This is the full, original text from an 1852 edition of Fr. Faber’s hymnal Jesus and Mary. It is listed under the title “Distractions in Prayer.” in that hymnal:
Ah! dearest Lord! I cannot pray,
My fancy is not free;
Unmannerly distractions come,
And force my thoughts from Thee.
The world that looks so dull all day
Glows bright on me at prayer,
And plans that ask no thought but then
Wake up and meet me there.
All nature one full fountain seems
Of dreamy sight and sound,
Which, when I kneel, breaks up its deeps,
And makes a deluge round.
Old voices murmur in my ear,
New hopes start into life,
And past and future gaily blend
In one bewitching strife.
My very flesh has restless fits;
My changeful limbs conspire
With all these phantoms of the mind
My inner self to tire.
I cannot pray; yet, Lord! Thou know’st
The pain it is to me
To have my vainly struggling thoughts
Thus torn away from Thee.
Ah! Jesus! teach me how to prize
These tedious hours when I,
Foolish and mute before Thy Face,
In helpless worship lie.
Prayer was not meant for luxury,
Or selfish pastime sweet;
It is the prostrate creature’s place
At his Creator’s Feet.
Had I kept stricter watch each hour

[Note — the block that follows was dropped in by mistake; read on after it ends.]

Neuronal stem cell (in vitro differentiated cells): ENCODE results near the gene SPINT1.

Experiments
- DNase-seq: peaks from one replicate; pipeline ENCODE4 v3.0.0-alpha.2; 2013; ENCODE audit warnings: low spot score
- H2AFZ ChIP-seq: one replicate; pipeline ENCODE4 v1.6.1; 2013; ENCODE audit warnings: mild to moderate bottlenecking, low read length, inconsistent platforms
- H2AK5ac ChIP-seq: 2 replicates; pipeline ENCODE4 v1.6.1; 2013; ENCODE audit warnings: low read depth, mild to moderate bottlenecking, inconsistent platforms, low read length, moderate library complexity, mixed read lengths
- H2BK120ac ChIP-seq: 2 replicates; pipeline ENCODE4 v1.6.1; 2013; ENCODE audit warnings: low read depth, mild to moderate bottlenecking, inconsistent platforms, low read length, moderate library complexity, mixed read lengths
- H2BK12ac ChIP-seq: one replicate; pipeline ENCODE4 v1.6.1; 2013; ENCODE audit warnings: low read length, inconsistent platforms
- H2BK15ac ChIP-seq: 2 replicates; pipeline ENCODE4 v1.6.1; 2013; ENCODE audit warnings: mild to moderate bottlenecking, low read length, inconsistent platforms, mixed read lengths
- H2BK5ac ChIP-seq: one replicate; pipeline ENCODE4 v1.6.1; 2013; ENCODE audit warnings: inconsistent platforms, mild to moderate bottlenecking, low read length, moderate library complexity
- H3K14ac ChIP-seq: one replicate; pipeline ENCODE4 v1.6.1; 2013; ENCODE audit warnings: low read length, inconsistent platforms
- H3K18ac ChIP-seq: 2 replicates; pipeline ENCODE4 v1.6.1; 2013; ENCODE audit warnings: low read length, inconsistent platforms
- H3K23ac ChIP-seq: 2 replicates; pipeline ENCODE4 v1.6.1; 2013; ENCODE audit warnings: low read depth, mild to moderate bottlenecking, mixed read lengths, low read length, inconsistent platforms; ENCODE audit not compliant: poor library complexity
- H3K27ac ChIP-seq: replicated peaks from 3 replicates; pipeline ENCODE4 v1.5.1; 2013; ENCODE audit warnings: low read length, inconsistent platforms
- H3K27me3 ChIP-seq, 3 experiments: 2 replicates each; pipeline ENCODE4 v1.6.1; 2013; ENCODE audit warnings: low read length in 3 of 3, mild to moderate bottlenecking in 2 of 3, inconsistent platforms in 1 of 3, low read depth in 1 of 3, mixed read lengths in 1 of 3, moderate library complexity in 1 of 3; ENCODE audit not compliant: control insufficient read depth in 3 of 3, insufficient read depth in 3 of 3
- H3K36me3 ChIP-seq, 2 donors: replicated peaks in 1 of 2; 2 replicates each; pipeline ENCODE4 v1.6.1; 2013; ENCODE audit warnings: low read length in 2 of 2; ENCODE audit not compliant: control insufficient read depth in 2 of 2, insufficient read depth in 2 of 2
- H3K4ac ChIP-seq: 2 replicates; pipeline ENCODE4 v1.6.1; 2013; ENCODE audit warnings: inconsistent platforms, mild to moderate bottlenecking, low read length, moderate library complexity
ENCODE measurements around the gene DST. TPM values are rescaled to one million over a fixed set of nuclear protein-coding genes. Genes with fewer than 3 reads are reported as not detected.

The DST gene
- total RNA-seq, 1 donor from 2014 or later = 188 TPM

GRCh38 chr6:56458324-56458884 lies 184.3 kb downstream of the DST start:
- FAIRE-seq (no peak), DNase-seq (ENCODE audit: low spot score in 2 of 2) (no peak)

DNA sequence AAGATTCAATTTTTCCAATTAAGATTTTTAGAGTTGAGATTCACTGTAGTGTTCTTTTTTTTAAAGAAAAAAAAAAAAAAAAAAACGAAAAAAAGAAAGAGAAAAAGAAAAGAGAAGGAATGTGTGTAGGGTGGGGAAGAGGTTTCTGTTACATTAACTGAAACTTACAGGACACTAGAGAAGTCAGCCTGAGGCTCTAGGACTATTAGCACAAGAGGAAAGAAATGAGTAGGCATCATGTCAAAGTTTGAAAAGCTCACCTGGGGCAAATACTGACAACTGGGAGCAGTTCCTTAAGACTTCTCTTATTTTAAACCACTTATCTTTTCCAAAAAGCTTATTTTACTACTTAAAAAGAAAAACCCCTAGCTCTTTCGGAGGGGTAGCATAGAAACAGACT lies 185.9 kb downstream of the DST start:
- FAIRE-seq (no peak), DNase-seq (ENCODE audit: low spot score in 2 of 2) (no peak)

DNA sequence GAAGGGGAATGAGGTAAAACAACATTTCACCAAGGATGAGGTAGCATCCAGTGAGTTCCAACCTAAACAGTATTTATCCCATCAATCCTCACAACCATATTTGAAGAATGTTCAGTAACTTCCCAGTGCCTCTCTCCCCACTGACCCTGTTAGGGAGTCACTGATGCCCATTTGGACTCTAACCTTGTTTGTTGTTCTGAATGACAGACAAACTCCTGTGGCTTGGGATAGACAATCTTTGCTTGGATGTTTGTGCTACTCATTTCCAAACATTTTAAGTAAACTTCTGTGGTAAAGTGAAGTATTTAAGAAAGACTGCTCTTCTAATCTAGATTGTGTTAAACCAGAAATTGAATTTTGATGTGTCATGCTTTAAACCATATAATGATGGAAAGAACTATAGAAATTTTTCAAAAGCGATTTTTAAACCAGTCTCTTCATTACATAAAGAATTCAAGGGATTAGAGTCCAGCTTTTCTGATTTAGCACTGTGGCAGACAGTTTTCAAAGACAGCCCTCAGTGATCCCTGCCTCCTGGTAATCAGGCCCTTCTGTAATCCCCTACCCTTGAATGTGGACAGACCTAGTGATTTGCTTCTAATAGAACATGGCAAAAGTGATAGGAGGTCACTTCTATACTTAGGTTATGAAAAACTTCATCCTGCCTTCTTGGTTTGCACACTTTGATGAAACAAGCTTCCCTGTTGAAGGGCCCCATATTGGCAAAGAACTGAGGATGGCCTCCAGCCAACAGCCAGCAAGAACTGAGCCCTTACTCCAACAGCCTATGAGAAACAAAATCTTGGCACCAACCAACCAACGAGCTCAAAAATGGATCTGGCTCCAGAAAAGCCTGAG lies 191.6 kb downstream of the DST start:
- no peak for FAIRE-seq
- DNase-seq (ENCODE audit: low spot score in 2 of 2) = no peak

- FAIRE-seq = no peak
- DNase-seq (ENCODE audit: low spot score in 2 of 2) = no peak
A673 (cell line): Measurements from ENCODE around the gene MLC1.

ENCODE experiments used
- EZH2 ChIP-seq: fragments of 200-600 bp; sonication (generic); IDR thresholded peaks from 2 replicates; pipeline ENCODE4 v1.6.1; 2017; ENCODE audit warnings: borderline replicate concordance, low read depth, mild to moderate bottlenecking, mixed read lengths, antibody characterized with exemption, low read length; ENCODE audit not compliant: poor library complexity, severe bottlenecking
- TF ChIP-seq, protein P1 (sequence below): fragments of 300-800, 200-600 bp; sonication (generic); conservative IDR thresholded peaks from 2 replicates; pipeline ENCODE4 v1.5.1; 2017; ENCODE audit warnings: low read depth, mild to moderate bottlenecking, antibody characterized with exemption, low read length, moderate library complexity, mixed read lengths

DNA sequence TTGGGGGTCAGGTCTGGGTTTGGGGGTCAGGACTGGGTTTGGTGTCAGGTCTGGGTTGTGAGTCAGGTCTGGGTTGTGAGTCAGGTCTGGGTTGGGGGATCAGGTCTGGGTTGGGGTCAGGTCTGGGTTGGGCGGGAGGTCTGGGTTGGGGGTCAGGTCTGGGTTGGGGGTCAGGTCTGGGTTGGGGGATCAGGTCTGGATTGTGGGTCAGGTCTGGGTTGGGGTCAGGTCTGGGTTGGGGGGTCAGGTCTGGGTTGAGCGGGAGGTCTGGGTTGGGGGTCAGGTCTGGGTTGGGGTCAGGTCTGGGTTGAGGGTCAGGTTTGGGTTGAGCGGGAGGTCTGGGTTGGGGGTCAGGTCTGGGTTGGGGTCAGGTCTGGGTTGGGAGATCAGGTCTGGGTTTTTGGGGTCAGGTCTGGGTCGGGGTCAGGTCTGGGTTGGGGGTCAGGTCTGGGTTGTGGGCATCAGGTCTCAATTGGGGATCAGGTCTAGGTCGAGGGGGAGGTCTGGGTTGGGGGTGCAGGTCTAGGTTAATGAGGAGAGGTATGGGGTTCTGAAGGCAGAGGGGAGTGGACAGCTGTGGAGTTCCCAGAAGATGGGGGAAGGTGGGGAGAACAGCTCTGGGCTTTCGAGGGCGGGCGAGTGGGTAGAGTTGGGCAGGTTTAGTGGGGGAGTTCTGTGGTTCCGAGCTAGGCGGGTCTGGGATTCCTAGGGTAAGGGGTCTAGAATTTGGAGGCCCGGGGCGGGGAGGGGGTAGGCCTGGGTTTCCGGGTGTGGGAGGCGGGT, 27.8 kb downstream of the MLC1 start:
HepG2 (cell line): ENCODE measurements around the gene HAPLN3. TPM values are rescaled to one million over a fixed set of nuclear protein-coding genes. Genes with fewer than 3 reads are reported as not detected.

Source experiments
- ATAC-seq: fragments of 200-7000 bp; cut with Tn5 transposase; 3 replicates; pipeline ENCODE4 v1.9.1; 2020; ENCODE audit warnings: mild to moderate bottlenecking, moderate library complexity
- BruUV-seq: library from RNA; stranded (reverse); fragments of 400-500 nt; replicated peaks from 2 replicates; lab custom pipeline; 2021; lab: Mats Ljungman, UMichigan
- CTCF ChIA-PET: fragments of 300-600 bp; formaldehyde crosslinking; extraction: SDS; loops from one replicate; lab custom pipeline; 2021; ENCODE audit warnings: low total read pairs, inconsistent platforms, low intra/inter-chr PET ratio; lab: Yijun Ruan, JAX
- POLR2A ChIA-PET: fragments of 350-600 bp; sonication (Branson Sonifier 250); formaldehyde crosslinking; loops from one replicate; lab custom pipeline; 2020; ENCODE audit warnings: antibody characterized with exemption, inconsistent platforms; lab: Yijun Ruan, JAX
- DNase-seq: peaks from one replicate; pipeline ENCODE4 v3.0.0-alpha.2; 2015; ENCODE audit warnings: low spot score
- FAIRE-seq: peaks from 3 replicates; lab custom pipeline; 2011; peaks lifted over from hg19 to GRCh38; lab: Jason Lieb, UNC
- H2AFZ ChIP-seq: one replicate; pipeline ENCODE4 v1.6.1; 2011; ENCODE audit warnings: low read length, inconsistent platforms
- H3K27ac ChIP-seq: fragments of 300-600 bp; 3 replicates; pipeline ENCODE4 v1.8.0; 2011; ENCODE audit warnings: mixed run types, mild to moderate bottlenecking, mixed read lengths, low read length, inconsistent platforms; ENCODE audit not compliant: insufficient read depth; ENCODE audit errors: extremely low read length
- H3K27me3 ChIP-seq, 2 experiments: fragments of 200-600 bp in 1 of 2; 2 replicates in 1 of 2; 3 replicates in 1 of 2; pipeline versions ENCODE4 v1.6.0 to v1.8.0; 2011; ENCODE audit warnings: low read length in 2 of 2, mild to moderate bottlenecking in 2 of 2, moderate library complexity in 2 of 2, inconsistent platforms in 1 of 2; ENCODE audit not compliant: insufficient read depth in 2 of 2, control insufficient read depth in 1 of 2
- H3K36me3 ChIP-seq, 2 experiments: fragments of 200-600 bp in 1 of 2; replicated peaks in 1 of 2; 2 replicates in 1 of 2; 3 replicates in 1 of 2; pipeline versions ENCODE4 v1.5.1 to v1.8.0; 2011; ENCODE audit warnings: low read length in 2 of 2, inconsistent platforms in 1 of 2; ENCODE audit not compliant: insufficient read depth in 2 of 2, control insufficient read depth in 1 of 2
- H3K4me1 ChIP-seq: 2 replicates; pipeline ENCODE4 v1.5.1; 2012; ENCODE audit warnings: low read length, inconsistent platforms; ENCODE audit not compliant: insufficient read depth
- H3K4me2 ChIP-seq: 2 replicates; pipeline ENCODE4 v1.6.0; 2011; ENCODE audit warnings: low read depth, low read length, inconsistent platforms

O’er tongue and eye and ear,
Had I but mortified all day
Each joy as it came near,
Had I, dear Lord! no pleasure found
But in the thought of Thee,
Prayer would have come unsought, and been
A truer liberty.
Yet Thou art oft most present, Lord!
In weak distracted prayer;
A sinner out of heart with self
Most often finds Thee there.
And prayer that humbles sets the soul
From all illusions free,
And teaches it how utterly,
Dear Lord! it hangs on Thee.
The soul, that on self-sacrifice
Is covetously bent,
Will bless Thy chastening hand that makes
Its prayer its punishment.
Ah, Jesus! why should I complain?
And why fear aught but sin!
Distractions are but outward things;
Thy peace dwells far within!
These surface-troubles come and go,
Like rufflings of the sea;
The deeper depth is out of reach
To all, my God, but Thee!
Words: Fr. Frederick William Faber, C.O., 1849.
Tune: “Nox Praecessit” J. Baptiste Calkin, 1827-1905.